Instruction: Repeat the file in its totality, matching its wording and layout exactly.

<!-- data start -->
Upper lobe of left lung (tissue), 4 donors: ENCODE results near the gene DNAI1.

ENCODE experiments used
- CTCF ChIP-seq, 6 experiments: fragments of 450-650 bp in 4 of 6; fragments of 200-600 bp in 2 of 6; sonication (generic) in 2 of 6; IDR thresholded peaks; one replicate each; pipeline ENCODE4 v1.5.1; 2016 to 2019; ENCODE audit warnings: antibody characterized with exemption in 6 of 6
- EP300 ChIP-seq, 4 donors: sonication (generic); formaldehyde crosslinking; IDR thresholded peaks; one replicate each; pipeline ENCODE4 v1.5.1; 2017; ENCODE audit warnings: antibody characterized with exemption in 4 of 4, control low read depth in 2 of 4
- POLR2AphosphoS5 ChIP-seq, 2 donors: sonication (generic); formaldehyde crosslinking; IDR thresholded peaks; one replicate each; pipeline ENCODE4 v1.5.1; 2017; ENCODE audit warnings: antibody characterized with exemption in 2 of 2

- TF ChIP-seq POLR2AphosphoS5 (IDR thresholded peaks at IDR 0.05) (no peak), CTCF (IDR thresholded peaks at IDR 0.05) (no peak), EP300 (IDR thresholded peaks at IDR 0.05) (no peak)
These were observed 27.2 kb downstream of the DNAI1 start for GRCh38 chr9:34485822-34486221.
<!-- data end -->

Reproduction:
Upper lobe of left lung (tissue), 4 donors: ENCODE results near the gene DNAI1.

ENCODE experiments used
- CTCF ChIP-seq, 6 experiments: fragments of 450-650 bp in 4 of 6; fragments of 200-600 bp in 2 of 6; sonication (generic) in 2 of 6; IDR thresholded peaks; one replicate each; pipeline ENCODE4 v1.5.1; 2016 to 2019; ENCODE audit warnings: antibody characterized with exemption in 6 of 6
- EP300 ChIP-seq, 4 donors: sonication (generic); formaldehyde crosslinking; IDR thresholded peaks; one replicate each; pipeline ENCODE4 v1.5.1; 2017; ENCODE audit warnings: antibody characterized with exemption in 4 of 4, control low read depth in 2 of 4
- POLR2AphosphoS5 ChIP-seq, 2 donors: sonication (generic); formaldehyde crosslinking; IDR thresholded peaks; one replicate each; pipeline ENCODE4 v1.5.1; 2017; ENCODE audit warnings: antibody characterized with exemption in 2 of 2

- TF ChIP-seq POLR2AphosphoS5 (IDR thresholded peaks at IDR 0.05) (no peak), CTCF (IDR thresholded peaks at IDR 0.05) (no peak), EP300 (IDR thresholded peaks at IDR 0.05) (no peak)
These were observed 27.2 kb downstream of the DNAI1 start for GRCh38 chr9:34485822-34486221.